What do green architecture and photography have in common? Traditionally, not much, but in a unique pairing of exhibitions, the Tyler Museum of Art
has linked these two seemingly unrelated subjects to create an unusual fine arts experience that will capture the interest of a large audience.
Formed in the spirit of good stewardship and conservation, 4 Salvaged Boxes: Sustainable Creative Design and Light Footprints: New Museum Site Photography by Robert Langham are joined together to take a local look at two international endeavors. 4 Salvaged Boxes aims to demonstrate the sustainable design features of the Grand Rapids Art Museum (GRAM) which was designed by TMA project architect, wHY Architecture. The GRAM was the first new art museum in the world to receive the Gold LEED certification when it opened in 2007 and has received international accolades for its innovative green design. The joint exhibitions open Saturday, October 10, 2009 and will be open to the public through February 21, 2010 in the Museums Bell Gallery.
The 4 Salvaged Boxes is an exhibition about the approach and process of creative sustainable design, says Aaron Loewenson, wHY Architecture Associate and 4 Salvaged Boxes team leader. Each of the 4 boxes was created from materials salvaged from the construction of the Grand Rapids Art Museum and function as a traveling 'cabinet of curiosities', telling the story of sustainable design. When closed, the boxes function as their own traveling crates. When opened, the boxes unfold to present information about the sustainable design features of the Grand Rapids Art Museum and other innovative green projects, through the use of diagrams, models, material samples and video. The exhibition has traveled from the GRAM to several venues in Asia, back to the United States to the Speed Museum in Louisville, Kentucky and now to Tyler, Texas.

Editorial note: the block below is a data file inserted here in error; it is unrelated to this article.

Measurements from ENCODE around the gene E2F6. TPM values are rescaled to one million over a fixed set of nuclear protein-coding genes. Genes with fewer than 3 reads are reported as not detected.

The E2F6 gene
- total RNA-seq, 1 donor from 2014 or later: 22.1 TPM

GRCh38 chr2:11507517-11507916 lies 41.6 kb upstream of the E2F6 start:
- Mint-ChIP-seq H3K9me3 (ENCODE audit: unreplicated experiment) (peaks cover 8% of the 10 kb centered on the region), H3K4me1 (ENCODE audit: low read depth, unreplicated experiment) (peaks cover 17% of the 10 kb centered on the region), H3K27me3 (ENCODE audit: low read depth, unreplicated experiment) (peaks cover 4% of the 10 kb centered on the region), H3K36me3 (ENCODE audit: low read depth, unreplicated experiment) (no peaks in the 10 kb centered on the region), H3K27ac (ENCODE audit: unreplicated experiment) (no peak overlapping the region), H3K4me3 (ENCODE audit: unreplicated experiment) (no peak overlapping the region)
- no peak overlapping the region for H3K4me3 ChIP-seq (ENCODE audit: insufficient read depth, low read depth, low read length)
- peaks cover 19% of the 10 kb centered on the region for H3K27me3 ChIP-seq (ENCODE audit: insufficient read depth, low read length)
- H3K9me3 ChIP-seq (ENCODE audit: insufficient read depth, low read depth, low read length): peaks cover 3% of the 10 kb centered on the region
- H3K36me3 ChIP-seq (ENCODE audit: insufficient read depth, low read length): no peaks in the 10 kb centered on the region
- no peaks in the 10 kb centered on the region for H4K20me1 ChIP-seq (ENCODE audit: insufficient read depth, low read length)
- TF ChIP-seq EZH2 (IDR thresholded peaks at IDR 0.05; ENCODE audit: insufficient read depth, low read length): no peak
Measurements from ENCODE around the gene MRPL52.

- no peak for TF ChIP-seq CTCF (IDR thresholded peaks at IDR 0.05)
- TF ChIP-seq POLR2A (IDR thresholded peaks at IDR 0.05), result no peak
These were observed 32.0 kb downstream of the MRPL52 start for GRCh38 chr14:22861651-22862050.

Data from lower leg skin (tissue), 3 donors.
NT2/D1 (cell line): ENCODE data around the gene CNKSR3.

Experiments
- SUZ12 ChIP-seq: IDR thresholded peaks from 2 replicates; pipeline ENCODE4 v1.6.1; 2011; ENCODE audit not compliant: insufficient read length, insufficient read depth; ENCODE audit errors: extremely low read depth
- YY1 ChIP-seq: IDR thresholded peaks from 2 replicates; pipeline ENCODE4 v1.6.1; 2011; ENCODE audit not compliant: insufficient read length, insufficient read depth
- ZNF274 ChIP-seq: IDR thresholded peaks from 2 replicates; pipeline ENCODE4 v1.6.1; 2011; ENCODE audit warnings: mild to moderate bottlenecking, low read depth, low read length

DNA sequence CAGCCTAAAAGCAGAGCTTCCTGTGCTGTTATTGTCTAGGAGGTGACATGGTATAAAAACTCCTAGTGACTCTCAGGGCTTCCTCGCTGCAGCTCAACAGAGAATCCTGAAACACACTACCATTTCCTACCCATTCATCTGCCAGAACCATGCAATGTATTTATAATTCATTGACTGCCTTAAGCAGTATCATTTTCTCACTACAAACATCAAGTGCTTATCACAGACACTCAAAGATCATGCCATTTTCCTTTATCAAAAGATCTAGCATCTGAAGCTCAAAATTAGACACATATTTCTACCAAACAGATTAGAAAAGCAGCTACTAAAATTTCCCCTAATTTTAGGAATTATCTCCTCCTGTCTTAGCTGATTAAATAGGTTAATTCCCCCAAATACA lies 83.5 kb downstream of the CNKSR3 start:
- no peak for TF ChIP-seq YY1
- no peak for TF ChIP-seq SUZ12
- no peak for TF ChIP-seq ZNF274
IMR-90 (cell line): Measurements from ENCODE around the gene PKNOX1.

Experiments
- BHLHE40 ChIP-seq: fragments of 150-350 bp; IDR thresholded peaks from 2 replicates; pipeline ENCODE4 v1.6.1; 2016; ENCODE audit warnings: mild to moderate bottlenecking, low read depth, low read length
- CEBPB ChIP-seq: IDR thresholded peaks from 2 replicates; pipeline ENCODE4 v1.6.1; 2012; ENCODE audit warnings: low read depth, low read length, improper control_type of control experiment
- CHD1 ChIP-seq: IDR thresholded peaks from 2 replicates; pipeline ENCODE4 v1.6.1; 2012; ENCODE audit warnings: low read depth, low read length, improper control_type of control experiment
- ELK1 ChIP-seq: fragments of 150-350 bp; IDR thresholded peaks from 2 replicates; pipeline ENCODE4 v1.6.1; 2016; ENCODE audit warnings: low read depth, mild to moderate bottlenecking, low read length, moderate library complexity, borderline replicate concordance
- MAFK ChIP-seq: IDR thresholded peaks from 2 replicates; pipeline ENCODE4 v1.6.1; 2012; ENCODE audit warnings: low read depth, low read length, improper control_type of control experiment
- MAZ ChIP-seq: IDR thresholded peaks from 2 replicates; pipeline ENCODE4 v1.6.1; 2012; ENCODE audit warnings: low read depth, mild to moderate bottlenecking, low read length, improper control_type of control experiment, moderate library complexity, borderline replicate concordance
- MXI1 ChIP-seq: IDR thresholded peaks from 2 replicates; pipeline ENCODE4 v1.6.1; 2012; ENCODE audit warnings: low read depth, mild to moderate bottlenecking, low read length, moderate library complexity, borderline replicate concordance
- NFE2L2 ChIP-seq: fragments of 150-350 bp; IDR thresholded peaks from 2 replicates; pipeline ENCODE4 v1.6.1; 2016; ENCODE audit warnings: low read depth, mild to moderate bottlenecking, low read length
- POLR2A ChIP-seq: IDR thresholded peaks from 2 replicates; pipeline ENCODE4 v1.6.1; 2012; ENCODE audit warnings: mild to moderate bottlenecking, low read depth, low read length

In 2008, TMA Director Kimberley Bush Tomio announced that the Museums Board of Trustees had named the award-winning team of wHY Architecture, led by Yo-ichiro Hakomori and Kulapat Yantrasast, as its principal design architect on the new TMA facility. Hakomori and Loewenson will make appearances during special events held in conjunction with the exhibit at the Tyler Museum of Art.
While the 4 Salvaged Boxes exhibit suggests design techniques and aesthetics that characterize projects by wHY architecture, including the future home of the Tyler Museum of Art, Light Footprints: New Museum Site Photography by Robert Langham documents and elevates to art form the current state of the new museum site. Through this collection of images taken over the course of two years in spring, summer, fall and winter, Langham has created visually arresting images of the almost undisturbed East Texas nature currently on the property. When the new museum is built, it is these images that will greet museum visitors from inside and outside the building. The evergreens and the deciduous trees, the blooming flowers and brushes as well as the meandering creek and grass that grows on its banks are all examples of what wHY Architecture and the Tyler Museum of Art aim to preserve by utilizing the sustainable design techniques demonstrated by the exhibition.
Langham is a native of Tyler and has been photographing East Texas and Western landscapes since 1971, when he took a photojournalism class at Tyler Junior College. He has pursued his interest in fine art photography to wide acclaim while maintaining a successful commercial photography business right here in the community. Langham has dedicated a large part of his focus to the East Texas region in order to create an iconic vision of the landscape.
wHY Architecture is a Los Angeles-based firm with a stellar track record in design on projects including Michigans Grand Rapids Art Museum, the Art Bridge spanning the Los Angeles River in southern California, and numerous gallery renovations for the Art Institute of Chicago. Yantrasast, the firms executive/creative director, previously served as project architect on the team of Pritzker Prize winning design architect Tadao Ando for the 153,000-square-foot Modern Art Museum of Fort Worth, which opened in 2002 to international acclaim.